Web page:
The Magyar Nemzeti Bank in Budapest will reduce the two-week deposit rate to 3.6 percent from 3.8 percent, according to 15 of 20 economists in a Bloomberg survey. Three expect a cut to 3.7 percent, one to 3.65 percent and one to 3.55 percent. The central bank will announce the decision at 2 p.m.
Monetary-policy makers slowed the pace of easing last month to 20 basis points after 12 consecutive monthly quarter-point cuts as they seek to safeguard financial stability and the attractiveness of local assets. Central bank President Gyorgy Matolcsy said Sept. 11 that “loose” monetary policy in developed countries and a central bank plan to boost corporate lending in Hungary are expanding rate-setters’ room to maneuver.
“Fundamentals such as weak growth and nose-diving inflation remain supportive, and it’s unlikely that recent market developments are ‘frightening’ enough for the dovish Monetary Council to stop cutting rates,” analysts led by Mariann Trippon at Intesa SanPaolo SpA (ISP)’s CIB Bank in Budapest, said in an e-mail.
The forint traded at 298.71 per euro at 5:34 p.m. in Budapest, little changed from Sept. 20. It has weakened 0.2 percent in the past month. The yield on the benchmark government bond maturing in 2023 dropped 88 basis points to 5.86 percent yesterday after reaching 6.74 percent on Sept. 5.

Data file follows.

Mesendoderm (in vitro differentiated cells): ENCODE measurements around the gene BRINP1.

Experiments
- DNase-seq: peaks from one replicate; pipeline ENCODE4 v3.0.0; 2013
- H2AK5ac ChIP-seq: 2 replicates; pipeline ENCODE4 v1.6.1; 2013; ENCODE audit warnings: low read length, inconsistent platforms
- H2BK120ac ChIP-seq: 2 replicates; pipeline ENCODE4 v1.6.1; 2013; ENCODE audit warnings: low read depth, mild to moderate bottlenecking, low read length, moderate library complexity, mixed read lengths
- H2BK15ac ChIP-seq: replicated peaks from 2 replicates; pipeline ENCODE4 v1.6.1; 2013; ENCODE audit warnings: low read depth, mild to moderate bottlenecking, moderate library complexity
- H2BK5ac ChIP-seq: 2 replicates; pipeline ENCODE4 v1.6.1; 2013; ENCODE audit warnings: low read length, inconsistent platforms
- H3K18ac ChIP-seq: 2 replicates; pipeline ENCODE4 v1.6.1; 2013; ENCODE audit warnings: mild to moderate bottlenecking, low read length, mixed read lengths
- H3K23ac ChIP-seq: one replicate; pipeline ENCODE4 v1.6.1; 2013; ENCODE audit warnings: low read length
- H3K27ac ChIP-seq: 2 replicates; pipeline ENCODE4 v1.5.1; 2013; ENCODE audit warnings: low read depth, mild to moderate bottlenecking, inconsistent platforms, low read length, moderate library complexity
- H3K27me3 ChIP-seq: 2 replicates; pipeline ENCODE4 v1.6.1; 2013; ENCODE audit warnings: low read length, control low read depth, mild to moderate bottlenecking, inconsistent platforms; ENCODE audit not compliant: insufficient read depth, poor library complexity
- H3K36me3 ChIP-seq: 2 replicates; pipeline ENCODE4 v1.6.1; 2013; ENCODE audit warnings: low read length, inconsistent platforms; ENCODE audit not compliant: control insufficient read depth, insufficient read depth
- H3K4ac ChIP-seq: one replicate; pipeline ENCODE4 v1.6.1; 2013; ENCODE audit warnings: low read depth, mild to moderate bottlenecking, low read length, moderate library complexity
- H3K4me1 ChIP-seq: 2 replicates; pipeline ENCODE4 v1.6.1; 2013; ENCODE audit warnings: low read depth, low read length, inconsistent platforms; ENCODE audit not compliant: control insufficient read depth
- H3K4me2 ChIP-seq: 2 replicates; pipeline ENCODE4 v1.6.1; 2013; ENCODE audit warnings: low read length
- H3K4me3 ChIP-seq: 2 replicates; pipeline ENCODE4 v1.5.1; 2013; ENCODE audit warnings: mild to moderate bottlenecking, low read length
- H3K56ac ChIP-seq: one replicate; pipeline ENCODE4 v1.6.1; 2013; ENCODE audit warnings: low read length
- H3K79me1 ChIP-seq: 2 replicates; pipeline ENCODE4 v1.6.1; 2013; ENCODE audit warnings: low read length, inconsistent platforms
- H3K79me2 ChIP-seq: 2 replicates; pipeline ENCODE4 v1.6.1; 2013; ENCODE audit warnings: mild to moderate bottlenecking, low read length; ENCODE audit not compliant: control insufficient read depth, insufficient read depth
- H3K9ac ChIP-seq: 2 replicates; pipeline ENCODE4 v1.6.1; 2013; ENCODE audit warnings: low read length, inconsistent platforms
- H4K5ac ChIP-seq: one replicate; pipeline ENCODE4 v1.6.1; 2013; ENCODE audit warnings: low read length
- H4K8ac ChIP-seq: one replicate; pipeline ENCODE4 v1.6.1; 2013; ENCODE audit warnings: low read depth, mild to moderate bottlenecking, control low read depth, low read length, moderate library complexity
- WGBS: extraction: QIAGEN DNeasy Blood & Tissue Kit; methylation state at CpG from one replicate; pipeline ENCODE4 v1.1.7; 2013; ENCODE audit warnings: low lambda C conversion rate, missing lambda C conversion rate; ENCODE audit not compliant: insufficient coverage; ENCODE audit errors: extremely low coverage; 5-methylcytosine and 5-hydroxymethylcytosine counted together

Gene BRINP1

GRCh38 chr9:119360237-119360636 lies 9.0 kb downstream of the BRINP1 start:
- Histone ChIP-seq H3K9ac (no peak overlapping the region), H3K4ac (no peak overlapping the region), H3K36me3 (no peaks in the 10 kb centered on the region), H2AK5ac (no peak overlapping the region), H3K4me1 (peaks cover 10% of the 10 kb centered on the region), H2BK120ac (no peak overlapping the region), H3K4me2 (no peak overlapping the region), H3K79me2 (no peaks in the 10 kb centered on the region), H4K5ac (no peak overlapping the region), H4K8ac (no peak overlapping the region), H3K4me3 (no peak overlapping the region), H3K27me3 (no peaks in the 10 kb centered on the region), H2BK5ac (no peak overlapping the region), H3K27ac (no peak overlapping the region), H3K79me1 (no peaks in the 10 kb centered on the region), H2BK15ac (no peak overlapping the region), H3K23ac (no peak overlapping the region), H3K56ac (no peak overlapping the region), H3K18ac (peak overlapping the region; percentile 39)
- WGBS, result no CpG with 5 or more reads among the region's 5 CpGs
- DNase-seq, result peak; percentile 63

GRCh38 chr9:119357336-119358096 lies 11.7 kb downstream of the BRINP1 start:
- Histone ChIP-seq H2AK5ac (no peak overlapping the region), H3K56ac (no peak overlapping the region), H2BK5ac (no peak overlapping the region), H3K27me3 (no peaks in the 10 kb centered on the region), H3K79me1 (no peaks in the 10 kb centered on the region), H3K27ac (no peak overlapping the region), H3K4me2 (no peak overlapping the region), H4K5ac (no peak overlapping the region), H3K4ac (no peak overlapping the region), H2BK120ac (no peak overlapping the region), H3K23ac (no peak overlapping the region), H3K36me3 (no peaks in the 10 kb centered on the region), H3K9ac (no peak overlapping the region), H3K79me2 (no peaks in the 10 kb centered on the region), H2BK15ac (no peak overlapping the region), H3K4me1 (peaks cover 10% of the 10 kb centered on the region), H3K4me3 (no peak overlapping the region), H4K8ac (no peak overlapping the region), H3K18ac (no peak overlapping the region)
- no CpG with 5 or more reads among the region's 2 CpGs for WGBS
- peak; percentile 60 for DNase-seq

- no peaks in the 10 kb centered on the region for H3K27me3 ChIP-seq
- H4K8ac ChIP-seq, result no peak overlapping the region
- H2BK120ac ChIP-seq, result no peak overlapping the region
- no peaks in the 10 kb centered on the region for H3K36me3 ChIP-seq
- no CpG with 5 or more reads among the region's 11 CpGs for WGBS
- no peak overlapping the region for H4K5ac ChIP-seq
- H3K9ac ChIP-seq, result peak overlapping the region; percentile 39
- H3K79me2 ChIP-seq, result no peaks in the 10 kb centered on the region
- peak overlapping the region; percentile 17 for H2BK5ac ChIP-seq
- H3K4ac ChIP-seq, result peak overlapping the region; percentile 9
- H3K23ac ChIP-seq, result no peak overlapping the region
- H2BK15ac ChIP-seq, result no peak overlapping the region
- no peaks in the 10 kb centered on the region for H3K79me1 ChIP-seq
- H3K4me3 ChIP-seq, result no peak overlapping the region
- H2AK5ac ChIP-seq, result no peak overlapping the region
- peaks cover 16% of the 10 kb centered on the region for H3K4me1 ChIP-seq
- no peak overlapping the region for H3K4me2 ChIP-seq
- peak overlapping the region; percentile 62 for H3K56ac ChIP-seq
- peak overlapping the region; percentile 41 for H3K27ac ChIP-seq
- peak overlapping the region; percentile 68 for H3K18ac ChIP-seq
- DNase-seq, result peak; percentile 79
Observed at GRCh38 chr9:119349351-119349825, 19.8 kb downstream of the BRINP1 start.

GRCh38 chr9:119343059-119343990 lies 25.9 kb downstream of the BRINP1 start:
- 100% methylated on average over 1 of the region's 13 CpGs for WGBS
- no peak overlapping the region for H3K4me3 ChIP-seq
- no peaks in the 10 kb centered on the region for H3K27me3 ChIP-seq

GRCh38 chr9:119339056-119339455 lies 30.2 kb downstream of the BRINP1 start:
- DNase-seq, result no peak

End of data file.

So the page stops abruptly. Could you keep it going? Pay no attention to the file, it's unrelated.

The benchmark interest rate may fall to between 3 percent and 3.5 percent, Matolcsy said on July 23. Forward-rate agreements indicate that investors see it dropping to as low as 3.35 percent in the next three months.
Hungarian policy makers were split on how much to cut rates last month, with five Council members supporting the 20 basis-point reduction and two voting for a 10 basis-point cut, according to the minutes of the meeting, published Sept. 12.
Rate setters cited subdued economic growth and the slowest inflation in almost 40 years as driving rate cuts, while stressing that financial stability and Hungary’s risk assessment may limit the scope of easing.
Second-quarter economic growth slowed to 0.1 percent from the previous three months, compared with 0.6 percent in January-March. The inflation rate was 1.3 percent in August, the slowest in more than 39 years, remaining below the central bank’s 3 percent medium-term target for a seventh month.
The forint will remain below 300 per euro in the short term as long as international market sentiment remains “calm” even as the central bank keeps lowering the interest rate, Karoly Bamli, currency trader at Commerzbank AG’s Budapest unit said in an e-mail yesterday.
“The question is how long will the market tolerate the diminishing carry and the loosening of domestic fiscal policy,” he said.
To contact the reporter on this story: Edith Balazs in Budapest at firstname.lastname@example.org